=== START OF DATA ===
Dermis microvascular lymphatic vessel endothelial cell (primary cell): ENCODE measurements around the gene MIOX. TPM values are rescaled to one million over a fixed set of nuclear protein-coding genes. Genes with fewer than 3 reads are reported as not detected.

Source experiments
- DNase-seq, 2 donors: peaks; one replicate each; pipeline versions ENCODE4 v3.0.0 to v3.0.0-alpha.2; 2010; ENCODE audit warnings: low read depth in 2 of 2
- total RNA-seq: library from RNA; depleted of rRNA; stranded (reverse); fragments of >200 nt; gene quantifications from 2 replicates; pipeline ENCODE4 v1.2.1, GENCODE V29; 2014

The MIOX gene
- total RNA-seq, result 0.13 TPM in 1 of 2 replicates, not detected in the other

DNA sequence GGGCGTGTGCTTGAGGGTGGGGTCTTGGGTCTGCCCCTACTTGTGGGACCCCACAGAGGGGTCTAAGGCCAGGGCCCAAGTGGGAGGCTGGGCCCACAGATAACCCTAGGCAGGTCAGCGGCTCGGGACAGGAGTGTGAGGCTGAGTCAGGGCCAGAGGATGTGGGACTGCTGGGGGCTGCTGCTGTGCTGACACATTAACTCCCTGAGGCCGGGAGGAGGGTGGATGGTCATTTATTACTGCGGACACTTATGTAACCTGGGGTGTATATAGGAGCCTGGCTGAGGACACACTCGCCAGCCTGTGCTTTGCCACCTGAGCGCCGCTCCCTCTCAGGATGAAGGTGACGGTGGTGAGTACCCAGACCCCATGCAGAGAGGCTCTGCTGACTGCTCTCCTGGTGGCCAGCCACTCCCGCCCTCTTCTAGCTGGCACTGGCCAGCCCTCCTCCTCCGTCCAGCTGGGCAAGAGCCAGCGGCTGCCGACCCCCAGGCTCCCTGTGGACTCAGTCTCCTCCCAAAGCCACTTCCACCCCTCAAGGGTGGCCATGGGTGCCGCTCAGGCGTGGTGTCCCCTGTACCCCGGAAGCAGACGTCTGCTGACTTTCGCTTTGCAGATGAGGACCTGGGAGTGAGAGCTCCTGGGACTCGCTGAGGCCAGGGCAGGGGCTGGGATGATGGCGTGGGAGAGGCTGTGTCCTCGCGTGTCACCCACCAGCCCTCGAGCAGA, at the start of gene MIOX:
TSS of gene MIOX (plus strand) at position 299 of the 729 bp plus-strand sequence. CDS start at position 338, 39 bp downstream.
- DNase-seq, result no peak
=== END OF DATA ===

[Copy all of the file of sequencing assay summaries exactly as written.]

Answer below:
Dermis microvascular lymphatic vessel endothelial cell (primary cell): ENCODE measurements around the gene MIOX. TPM values are rescaled to one million over a fixed set of nuclear protein-coding genes. Genes with fewer than 3 reads are reported as not detected.

Source experiments
- DNase-seq, 2 donors: peaks; one replicate each; pipeline versions ENCODE4 v3.0.0 to v3.0.0-alpha.2; 2010; ENCODE audit warnings: low read depth in 2 of 2
- total RNA-seq: library from RNA; depleted of rRNA; stranded (reverse); fragments of >200 nt; gene quantifications from 2 replicates; pipeline ENCODE4 v1.2.1, GENCODE V29; 2014

The MIOX gene
- total RNA-seq, result 0.13 TPM in 1 of 2 replicates, not detected in the other

DNA sequence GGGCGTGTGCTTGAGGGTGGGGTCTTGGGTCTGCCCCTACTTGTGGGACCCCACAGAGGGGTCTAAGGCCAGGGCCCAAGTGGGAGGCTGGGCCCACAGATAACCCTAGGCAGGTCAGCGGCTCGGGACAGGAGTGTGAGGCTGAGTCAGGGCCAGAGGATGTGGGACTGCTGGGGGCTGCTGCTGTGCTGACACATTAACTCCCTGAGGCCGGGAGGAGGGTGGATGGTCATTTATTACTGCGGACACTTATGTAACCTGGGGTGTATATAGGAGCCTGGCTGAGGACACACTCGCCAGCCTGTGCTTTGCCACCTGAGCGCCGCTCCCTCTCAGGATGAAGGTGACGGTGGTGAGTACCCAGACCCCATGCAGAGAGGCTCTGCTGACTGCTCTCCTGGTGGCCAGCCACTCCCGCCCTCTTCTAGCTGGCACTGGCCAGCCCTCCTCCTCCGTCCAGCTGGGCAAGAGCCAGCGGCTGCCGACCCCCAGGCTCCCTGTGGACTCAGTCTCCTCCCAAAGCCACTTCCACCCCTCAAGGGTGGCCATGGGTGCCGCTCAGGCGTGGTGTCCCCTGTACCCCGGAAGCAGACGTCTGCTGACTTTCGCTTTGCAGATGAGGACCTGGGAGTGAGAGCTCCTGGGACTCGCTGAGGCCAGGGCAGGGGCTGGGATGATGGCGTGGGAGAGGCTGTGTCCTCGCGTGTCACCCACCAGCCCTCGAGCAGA, at the start of gene MIOX:
TSS of gene MIOX (plus strand) at position 299 of the 729 bp plus-strand sequence. CDS start at position 338, 39 bp downstream.
- DNase-seq, result no peak